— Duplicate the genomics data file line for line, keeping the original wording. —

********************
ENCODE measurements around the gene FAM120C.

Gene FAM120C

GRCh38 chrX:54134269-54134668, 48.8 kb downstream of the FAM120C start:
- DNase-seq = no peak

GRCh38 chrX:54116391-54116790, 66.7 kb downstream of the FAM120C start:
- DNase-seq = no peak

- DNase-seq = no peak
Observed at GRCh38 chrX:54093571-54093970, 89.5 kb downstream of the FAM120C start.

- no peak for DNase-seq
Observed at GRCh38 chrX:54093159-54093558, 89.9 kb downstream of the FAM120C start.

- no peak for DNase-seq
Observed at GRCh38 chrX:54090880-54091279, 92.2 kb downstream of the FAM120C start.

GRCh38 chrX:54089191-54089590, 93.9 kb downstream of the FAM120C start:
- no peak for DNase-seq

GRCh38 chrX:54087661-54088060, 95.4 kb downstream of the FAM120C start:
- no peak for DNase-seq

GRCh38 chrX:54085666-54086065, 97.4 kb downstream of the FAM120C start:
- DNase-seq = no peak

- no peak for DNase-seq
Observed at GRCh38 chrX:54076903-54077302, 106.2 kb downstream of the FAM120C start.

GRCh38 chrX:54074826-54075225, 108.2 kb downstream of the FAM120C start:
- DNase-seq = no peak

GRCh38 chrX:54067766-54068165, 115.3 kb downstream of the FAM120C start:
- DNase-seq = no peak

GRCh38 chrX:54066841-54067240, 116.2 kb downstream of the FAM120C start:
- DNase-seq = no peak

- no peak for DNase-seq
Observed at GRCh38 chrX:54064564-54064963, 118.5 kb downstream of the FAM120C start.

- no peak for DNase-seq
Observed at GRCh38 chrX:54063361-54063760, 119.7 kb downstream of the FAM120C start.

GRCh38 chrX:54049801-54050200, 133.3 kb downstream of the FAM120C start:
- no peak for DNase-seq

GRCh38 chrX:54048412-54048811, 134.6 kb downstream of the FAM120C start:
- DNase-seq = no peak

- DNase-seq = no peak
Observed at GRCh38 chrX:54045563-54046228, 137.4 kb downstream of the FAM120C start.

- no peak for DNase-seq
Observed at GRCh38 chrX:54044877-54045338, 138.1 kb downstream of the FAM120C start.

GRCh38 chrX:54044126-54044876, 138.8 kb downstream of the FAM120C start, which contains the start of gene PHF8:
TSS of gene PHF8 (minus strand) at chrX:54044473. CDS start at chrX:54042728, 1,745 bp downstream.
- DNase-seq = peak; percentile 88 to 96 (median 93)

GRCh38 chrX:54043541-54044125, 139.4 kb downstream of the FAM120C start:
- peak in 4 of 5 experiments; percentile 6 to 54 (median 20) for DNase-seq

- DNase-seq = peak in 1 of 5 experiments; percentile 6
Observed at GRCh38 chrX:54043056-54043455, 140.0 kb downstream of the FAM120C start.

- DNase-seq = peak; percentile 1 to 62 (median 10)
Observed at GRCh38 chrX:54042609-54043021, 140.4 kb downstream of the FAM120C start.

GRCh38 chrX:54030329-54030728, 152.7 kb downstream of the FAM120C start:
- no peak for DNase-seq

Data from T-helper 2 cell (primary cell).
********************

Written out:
ENCODE measurements around the gene FAM120C.

Gene FAM120C

GRCh38 chrX:54134269-54134668, 48.8 kb downstream of the FAM120C start:
- DNase-seq = no peak

GRCh38 chrX:54116391-54116790, 66.7 kb downstream of the FAM120C start:
- DNase-seq = no peak

- DNase-seq = no peak
Observed at GRCh38 chrX:54093571-54093970, 89.5 kb downstream of the FAM120C start.

- no peak for DNase-seq
Observed at GRCh38 chrX:54093159-54093558, 89.9 kb downstream of the FAM120C start.

- no peak for DNase-seq
Observed at GRCh38 chrX:54090880-54091279, 92.2 kb downstream of the FAM120C start.

GRCh38 chrX:54089191-54089590, 93.9 kb downstream of the FAM120C start:
- no peak for DNase-seq

GRCh38 chrX:54087661-54088060, 95.4 kb downstream of the FAM120C start:
- no peak for DNase-seq

GRCh38 chrX:54085666-54086065, 97.4 kb downstream of the FAM120C start:
- DNase-seq = no peak

- no peak for DNase-seq
Observed at GRCh38 chrX:54076903-54077302, 106.2 kb downstream of the FAM120C start.

GRCh38 chrX:54074826-54075225, 108.2 kb downstream of the FAM120C start:
- DNase-seq = no peak

GRCh38 chrX:54067766-54068165, 115.3 kb downstream of the FAM120C start:
- DNase-seq = no peak

GRCh38 chrX:54066841-54067240, 116.2 kb downstream of the FAM120C start:
- DNase-seq = no peak

- no peak for DNase-seq
Observed at GRCh38 chrX:54064564-54064963, 118.5 kb downstream of the FAM120C start.

- no peak for DNase-seq
Observed at GRCh38 chrX:54063361-54063760, 119.7 kb downstream of the FAM120C start.

GRCh38 chrX:54049801-54050200, 133.3 kb downstream of the FAM120C start:
- no peak for DNase-seq

GRCh38 chrX:54048412-54048811, 134.6 kb downstream of the FAM120C start:
- DNase-seq = no peak

- DNase-seq = no peak
Observed at GRCh38 chrX:54045563-54046228, 137.4 kb downstream of the FAM120C start.

- no peak for DNase-seq
Observed at GRCh38 chrX:54044877-54045338, 138.1 kb downstream of the FAM120C start.

GRCh38 chrX:54044126-54044876, 138.8 kb downstream of the FAM120C start, which contains the start of gene PHF8:
TSS of gene PHF8 (minus strand) at chrX:54044473. CDS start at chrX:54042728, 1,745 bp downstream.
- DNase-seq = peak; percentile 88 to 96 (median 93)

GRCh38 chrX:54043541-54044125, 139.4 kb downstream of the FAM120C start:
- peak in 4 of 5 experiments; percentile 6 to 54 (median 20) for DNase-seq

- DNase-seq = peak in 1 of 5 experiments; percentile 6
Observed at GRCh38 chrX:54043056-54043455, 140.0 kb downstream of the FAM120C start.

- DNase-seq = peak; percentile 1 to 62 (median 10)
Observed at GRCh38 chrX:54042609-54043021, 140.4 kb downstream of the FAM120C start.

GRCh38 chrX:54030329-54030728, 152.7 kb downstream of the FAM120C start:
- no peak for DNase-seq

Data from T-helper 2 cell (primary cell).